Crumbs, the above paragraphs infer that we had an irritating evening but we really didn’t – we came home truly delighted with the play and the production. We had a light supper of salami and cream cheese baguettes with some salad stuff, washed down with a very jolly Dão red.

Highly commended by both me and Janie – we’ll be looking out again for the talent that was on show – writing, directing, producing and acting.

The Brink by Brad Birch, Orange Tree Theatre, 9 April 2016

Wow. This was great.

Despite our unexpectedly disappointing evening at the Hampstead the day before in the hands of old favourites Neil Labute and Michael Attenborough, we still had high hopes for this play by new playwright Brad Birch and emerging director Mel Hillyard.

Our high hopes were well founded. A young teacher descending into psychotic madness does not sound like an entertaining, even amusing subject. Yet somehow this extraordinary play and production indeed entertained and amused, while also bemusing and shocking us.

The cast were all excellent, with especially strong performances by Ciarán Owens as the unfortunate young teacher, Nick, and Vince Leigh in several roles, as Nick’s headmaster and other tormentors.

Vince Leigh I recognised as soon as he came onto the stage, as a nice fellow I chat with sometimes at the health club. I was delighted and relieved when he and the production turned out to be so good. At dinner afterwards, one of Janie’s first, unprompted and highly-positive comments was about Vince’s performance, at which point I told her about the small but pleasing connection.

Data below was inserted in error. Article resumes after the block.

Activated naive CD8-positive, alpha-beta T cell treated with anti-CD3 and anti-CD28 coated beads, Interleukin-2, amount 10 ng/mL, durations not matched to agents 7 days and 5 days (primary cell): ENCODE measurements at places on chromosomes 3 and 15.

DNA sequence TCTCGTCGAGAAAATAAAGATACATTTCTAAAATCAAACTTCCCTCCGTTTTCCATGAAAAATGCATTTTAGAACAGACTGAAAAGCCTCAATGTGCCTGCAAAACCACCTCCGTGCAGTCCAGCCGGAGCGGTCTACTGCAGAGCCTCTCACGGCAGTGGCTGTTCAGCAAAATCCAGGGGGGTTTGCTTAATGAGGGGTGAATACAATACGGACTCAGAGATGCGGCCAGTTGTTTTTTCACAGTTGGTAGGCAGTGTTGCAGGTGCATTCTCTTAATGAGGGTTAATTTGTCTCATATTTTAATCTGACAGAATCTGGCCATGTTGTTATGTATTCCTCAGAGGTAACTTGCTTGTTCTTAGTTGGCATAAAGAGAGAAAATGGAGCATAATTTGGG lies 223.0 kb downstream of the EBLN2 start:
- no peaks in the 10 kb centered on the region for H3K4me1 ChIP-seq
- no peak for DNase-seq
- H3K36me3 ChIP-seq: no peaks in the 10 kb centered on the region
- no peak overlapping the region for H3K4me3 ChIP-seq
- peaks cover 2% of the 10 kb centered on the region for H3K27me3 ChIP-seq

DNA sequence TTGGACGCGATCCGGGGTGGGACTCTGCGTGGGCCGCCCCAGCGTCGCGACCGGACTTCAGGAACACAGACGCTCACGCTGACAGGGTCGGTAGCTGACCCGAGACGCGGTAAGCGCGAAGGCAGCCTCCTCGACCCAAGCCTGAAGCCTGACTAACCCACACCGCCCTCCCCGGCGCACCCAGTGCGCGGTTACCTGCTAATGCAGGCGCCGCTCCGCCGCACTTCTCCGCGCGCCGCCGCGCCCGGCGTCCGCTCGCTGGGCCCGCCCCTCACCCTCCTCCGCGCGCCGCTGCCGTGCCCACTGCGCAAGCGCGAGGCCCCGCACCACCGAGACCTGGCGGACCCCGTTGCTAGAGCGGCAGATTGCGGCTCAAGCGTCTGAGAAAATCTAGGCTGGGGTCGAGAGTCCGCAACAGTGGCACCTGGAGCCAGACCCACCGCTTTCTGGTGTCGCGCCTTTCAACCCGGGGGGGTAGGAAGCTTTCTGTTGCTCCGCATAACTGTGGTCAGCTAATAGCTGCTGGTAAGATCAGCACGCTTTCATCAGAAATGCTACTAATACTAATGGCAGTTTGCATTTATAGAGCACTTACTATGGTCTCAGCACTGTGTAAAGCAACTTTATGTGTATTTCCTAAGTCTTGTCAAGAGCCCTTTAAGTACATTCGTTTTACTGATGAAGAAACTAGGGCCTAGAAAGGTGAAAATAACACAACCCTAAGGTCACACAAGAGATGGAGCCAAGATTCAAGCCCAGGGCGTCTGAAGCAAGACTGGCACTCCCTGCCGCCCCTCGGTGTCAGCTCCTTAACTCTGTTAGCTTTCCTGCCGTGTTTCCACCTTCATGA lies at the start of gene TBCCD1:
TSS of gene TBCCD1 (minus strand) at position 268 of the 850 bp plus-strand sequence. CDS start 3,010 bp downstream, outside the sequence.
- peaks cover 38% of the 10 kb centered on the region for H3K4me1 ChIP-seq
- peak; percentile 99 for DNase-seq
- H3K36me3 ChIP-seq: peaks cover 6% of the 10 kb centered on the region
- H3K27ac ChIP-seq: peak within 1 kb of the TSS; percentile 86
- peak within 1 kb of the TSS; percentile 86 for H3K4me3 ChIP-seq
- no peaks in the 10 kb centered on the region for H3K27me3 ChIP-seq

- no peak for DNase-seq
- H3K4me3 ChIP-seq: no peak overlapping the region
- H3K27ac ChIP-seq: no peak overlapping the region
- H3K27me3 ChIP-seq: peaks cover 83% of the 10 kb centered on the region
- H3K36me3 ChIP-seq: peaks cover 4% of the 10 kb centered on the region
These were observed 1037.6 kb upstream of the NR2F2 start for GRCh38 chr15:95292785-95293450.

We’re big fans of the Orange Tree and think that Paul Miller is doing great things there since taking over eighteen months or so ago. Pomona, for example, was simply superb.  

We attended the last preview – so press night is this Monday. We really hope that The Brink is well received by the critics and does well for the Orange Tree – it deserves to.

Details about The Brink, including the reviews once they have been published, are/will be gathered here on the Orange Tree site.

 

Absurdia: A Resounding Tinkle and Gladly Otherwise by N.F. Simpson, The Crimson Hotel by Michael Frayn, Donmar Warehouse, 18 August 2007

I’m not sure we were quite in the mood for a triple-bill of British Absurdist comedies. I’m not sure we’d have been in the mood for these plays even if we had been in a more appropriate mood.

Billed as being a precursor to Pythonesque comedy, the only python-like thing in the 1960s N.F. Simpson material was talk about a neighbours snake. His plays were certainly more English whimsy than European absurdism.

The Michael Frayn was a modern piece, but lesser Frayn in my view.

Great cast; it would probably seem worthwhile watching Peter Capaldi paint the ceiling. Douglas Hodge directed this production – he seems to have a good eye and ear for this sort of stuff. It’s just not really out sort of stuff.

The critics weren’t too sure either: